Investment Banking and Special Purpose Acquisition Companies (SPACs)
Special Purpose Acquisition Companies (SPAC) have become all the rage in the investment banking industry. They are not a new concept. They have been around for quite some time. However, they have become quite popular in the recent past. For instance, in the first half of 2020, $13.5 billion dollars were raised by Special Purpose Acquisition Companies (SPAC). This is greater than all the money which was raised by these companies in 2019. The trend is hinting towards a 100% increase within a short span of one year! In this article, we will understand what Special Purpose Acquisition Companies (SPAC) are and how they are used by investors and investment bankers.
What are Special Purpose Acquisition Companies (SPAC)?
Special Purpose Acquisition Companies (SPAC) are companies that are publically traded but do not conduct any specific business. In common parlance, they can be referred to as shell companies. This means that there is a management which appoints investment bankers who help the company with an IPO. However, after the proceeds have been received, there is no immediate business that the company starts. Instead, the company just keeps on holding the money and waits for a merger and acquisition opportunity. This is the reason why Special Purpose Acquisition Companies (SPAC) are also called “blank check companies”. This is because, investors are in essence, giving blank checks to the management to invest in an opportunity which hasn’t even been identified yet!
The proceeds received from the sale of shares of the Special Purpose Acquisition Companies (SPAC) are placed in a trust. This trust is closely monitored and the money is invested in highly secure and liquid investment. This is done so that the money can be easily drawn down when an opportunity arises. If an opportunity does not arise within a given time frame, the money is returned back to the investors after deducting fees for legal expenses and brokerage.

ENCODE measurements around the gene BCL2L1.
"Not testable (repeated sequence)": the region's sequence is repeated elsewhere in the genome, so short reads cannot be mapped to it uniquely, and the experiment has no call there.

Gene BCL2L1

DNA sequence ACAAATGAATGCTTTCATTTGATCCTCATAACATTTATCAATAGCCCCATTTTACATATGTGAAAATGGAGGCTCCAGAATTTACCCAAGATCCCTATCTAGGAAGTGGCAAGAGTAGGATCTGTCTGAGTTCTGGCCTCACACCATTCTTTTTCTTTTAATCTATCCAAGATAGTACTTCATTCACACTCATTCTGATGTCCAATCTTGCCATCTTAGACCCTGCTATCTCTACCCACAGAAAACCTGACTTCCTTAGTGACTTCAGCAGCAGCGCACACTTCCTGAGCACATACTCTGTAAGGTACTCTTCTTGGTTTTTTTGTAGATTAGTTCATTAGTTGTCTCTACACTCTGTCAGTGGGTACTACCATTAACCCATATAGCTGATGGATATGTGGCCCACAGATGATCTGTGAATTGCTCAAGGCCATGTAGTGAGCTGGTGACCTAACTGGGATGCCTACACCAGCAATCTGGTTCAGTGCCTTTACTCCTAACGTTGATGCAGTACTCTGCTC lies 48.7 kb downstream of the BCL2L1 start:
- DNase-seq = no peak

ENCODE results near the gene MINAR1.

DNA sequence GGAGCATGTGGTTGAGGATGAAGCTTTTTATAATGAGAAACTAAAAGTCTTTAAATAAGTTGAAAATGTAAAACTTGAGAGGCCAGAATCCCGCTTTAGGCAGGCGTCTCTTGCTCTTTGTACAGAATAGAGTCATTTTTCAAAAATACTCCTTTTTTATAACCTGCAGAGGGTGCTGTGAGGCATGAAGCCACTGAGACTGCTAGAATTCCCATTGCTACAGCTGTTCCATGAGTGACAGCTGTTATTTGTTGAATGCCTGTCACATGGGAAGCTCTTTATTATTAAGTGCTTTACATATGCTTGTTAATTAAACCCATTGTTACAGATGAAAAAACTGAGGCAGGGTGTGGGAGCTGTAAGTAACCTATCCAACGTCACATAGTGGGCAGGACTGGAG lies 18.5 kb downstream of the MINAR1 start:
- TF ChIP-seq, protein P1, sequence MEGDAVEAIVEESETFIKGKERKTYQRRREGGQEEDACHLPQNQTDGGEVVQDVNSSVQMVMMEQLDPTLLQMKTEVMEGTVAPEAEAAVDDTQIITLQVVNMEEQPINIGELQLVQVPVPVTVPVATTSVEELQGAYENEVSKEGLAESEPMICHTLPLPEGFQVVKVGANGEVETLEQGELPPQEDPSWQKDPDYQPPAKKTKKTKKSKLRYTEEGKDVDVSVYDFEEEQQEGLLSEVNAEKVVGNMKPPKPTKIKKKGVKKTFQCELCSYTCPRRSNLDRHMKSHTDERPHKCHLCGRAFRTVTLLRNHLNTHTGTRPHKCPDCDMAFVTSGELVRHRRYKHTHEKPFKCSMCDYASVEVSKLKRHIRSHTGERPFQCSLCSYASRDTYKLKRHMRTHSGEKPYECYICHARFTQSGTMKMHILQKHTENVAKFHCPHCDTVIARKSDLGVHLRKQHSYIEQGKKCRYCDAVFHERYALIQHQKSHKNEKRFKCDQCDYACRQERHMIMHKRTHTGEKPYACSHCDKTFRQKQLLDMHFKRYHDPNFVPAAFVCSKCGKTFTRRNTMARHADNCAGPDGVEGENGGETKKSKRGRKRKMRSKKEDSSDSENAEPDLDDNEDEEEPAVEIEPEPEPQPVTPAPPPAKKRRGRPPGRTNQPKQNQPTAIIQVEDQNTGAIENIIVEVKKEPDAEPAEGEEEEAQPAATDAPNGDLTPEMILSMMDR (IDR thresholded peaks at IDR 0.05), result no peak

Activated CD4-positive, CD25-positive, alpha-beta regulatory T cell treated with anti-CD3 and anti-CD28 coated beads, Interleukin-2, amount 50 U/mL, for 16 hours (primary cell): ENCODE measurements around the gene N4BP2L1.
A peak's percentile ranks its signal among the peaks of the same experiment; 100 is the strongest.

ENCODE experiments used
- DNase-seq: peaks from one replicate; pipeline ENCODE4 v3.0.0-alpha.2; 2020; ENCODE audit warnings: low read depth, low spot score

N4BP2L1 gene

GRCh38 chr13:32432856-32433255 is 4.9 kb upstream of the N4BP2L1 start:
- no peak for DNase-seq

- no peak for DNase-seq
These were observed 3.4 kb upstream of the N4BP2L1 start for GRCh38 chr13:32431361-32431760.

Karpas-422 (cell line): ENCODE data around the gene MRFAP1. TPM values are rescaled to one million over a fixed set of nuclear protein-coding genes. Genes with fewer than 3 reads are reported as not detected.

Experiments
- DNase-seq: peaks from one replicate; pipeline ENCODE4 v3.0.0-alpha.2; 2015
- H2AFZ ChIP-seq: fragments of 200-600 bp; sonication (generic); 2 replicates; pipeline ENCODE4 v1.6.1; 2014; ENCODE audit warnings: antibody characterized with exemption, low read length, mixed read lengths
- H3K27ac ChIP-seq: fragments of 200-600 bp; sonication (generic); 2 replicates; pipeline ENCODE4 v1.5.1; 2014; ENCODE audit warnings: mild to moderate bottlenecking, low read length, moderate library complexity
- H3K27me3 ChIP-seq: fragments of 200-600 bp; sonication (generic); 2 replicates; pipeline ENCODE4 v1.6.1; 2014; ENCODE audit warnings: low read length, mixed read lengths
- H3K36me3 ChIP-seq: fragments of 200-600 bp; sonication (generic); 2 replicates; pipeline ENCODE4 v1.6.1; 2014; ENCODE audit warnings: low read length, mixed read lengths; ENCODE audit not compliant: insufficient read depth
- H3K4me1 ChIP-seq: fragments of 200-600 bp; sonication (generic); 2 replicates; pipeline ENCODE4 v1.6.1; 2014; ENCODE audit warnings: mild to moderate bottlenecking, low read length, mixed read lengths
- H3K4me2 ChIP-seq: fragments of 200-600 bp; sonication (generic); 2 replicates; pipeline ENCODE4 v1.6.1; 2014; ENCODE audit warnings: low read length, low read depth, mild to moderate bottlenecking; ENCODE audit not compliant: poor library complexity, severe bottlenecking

If the acquisition is actually made, then the investors receive shares of the acquired company. Since there is no money left in the bank accounts of the Special Purpose Acquisition Companies (SPAC) after the acquisition, its shares essentially become worthless. This is the reason that they are often delisted.
What Are Special Purpose Acquisition Companies (SPAC) Used For?
Special Purpose Acquisition Companies (SPAC) are used for several purposes. Two of the most important ones have already been listed below:
- Acquisition Fund: There are experienced fund managers who want to have cash on hand when the opportunity to make an investment arises. They do not commit any details about the type of investment opportunity they are looking for. However, they just provide vague details about the sector in which they are looking to make investments. The funds accumulated via Special Purpose Acquisition Companies (SPAC) are often compared to private equity funds. However, they are different as compared to private equity funds because their investment are made in a public setting. Also, their holdings are concentrated in one or two companies as opposed to private equity funds who have diverse holdings.
- Reverse Merger: Some companies want to take advantage of the timing when they go public. Hence, they form a Special Purpose Acquisition Companies (SPAC) in the interim. When the opportune time arises, the SPAC acquires the main company. Since the SPAC is a public entity, the main stream company also becomes a public entity. When the share prices rise, the promoters, then sell them off in the open market.
Common Issues Faced By Special Purpose Acquisition Companies (SPAC)
Even though, SPACs have become very popular in the past. There are a lot of issues related to SPACs as well. Some of them have been listed below: